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Fern Hopper

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Does anyone know how I can avoid BG spikes during Parkrun?
I have had Type 1 diabetes for 57 years. I am 66 years old. My last HbA1c was 37 and the one 6 months previously was 34. My BMI is 22.I am tightly controlled.
I have my usual long amount of long acting and at least 1 unit of short acting and no food.
I like to start Parkrun with a BG of less than 5. But I know by the finish (about 24 minutes as an average) I will have spiked at about 12. A slow warm down of at least another mile and a half helps a bit but usually I require more insulin to bring BG down.
I appreciate that stress hormones play their part but is there a better way?
Unfortunately, I can feel nauseous above 10.
 

lovinglife

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Hi @Fern Hopper & welcome to the forum,

I can’t help with your questions directly as I’m T2 and can’t run lol, but I’ve seen this website recommended a number of times on the forum, I don’t know if you’ve seen it or if it will be any help to you but there might be something on there that can help

 

Paul_

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I'll state first that I'm a T2, so what I say may not be entirely relevant to T1.

However, my experience based on fingerprick tests is that my BG readings increase due to stress, be that the physical stress of exercise, or psychological stress. It causes your liver to dump glucose into your system, which is a physiological response to give you the additional energy needed to handle the situation.

The liver's response is unavoidable for all of us. Some T2s are on medications that can reduce the liver's output of glucose, but it still happens. For a T1, I would assume you'd need to somehow dose with insulin, but I have no idea how you'd go about that, or how to calculate based on an unknown carb load from a liver glucose dump.

@Antje77 has done some testing and experimentation with exercise, how it affects BG levels, and has experience dosing insulin for it, so will be able to offer better insight than T2s on the matter.
 
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Antje77

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Hi @Fern Hopper , welcome to the forum.
I'll state first that I'm a T2, so what I say may not be entirely relevant to T1.
As a T1, I can confirm that everything @Paul_ has said is true for me.
I have my usual long amount of long acting and at least 1 unit of short acting and no food.
I like to start Parkrun with a BG of less than 5. But I know by the finish (about 24 minutes as an average) I will have spiked at about 12. A slow warm down of at least another mile and a half helps a bit but usually I require more insulin to bring BG down.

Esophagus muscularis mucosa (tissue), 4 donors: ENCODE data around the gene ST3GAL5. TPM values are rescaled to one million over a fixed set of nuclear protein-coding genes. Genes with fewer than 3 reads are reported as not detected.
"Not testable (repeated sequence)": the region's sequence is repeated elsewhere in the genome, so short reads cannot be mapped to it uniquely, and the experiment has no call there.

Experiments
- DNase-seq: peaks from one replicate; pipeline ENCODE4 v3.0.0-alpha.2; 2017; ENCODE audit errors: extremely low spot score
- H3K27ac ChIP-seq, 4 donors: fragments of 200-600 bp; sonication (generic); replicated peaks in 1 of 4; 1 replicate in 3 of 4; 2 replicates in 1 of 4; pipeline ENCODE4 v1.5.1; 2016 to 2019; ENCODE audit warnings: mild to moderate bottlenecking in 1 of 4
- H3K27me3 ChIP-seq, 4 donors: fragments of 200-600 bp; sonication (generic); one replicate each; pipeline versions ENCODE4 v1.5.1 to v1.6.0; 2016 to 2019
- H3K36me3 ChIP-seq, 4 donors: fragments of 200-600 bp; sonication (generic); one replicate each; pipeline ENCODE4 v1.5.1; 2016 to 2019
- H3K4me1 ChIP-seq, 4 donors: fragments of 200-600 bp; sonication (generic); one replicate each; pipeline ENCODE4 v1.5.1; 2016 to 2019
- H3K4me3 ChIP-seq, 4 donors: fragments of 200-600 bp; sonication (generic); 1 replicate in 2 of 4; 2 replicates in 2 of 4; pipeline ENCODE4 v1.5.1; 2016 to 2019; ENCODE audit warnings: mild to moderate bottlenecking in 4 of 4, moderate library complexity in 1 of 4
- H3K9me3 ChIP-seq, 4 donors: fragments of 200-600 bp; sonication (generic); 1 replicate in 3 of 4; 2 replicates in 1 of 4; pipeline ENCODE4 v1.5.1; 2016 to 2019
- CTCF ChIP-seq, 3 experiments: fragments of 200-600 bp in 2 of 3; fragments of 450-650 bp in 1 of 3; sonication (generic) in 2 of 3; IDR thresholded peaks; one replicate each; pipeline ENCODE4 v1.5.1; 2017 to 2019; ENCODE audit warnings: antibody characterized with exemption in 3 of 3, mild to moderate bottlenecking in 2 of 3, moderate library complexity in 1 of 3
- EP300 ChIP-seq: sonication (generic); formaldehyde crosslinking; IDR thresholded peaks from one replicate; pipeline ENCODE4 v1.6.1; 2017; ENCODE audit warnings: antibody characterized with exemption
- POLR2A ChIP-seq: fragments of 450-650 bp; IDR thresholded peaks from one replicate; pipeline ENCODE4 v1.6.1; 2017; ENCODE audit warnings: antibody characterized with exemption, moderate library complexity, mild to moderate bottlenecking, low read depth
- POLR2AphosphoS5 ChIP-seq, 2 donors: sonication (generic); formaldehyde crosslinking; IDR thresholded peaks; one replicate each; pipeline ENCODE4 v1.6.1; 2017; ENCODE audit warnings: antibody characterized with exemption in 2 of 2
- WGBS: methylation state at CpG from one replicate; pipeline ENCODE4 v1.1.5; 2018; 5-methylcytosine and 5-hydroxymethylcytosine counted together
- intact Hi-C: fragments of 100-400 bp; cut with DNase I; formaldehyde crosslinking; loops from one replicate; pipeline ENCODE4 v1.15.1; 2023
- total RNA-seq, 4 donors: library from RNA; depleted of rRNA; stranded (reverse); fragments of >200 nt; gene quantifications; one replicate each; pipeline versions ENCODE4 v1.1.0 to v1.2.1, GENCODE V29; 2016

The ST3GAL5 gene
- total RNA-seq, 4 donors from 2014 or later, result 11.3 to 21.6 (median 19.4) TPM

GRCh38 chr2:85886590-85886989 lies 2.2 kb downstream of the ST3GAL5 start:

There are some things I know make me rise every time (apart from food, obviously). My liver likes to dump glucose upon waking, when I visit the gym, as soon as I walk into the dentists practice, and at my annual endo appointment.

To my thinking, glucose from my liver isn't any different than glucose from food. I take insulin before eating because I know the food will raise me, this way I prevent going high.
For those few things I know my liver will add glucose to my bloodstream, I also take insulin before it does. My endo thinks it's pretty hilarious and somewhat unnerving I dose for seeing her just like I would for lunch. :hilarious:
But it's much easier for me to prevent those highs than to correct them afterwards, and it saves me from feeling rubbish and frustrated.

Mind, there are situations where I rise without food in an unpredictable way, and of course I can't dose for them, but I can for things that have proven to cause a predictable rise for me.
I only wish my liver dumps came with a carb count, the amount of insulin I need varies a bit, like Paul_ suspected. Trial, error, and gut feeling are my guides on this. Especially the gut feeling part, if it tells me to take a bit more or less insulin than logic tells me, I tend to go with the gut feeling, it's often correct.

I don't run, but I'm still trying to find a way to go to the gym (rise), followed by a short cold swim (steep drop). I'd want to dose for the gym, but this means the insulin will be most active during my swim, so a bad idea.

How often do you do those runs and for how long have you been doing them?
When I started going to the gym last summer, my spikes were much higher, apparently my body is getting used to this weekly torture.
And equally, when I started open water swimming in October, the drop was much more spectacular than it is now I'm used to going in at least twice a week.
So things may improve all by itself if you're lucky!

And well done on doing those park runs, I couldn't do them if my life depended on it, and I'm twenty years your junior!
I'm with you on the tight control and the hba1c range though, if not on the BMI at 35.
One of the downsides of tight control is feeling rubbish at relatively low numbers, starting at below 10 for me.
 

EllieM

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Welcome to the forums @Fern Hopper

Like @SimonP78 I am wondering what would happen if you bolused earlier.... Or what if you increased the amount of bolus?

Are you wearing a libre or dexcom so you can be warned if you start to go too low during the run? I am thinking that if you are you might be able to be a little more adventurous with the insulin....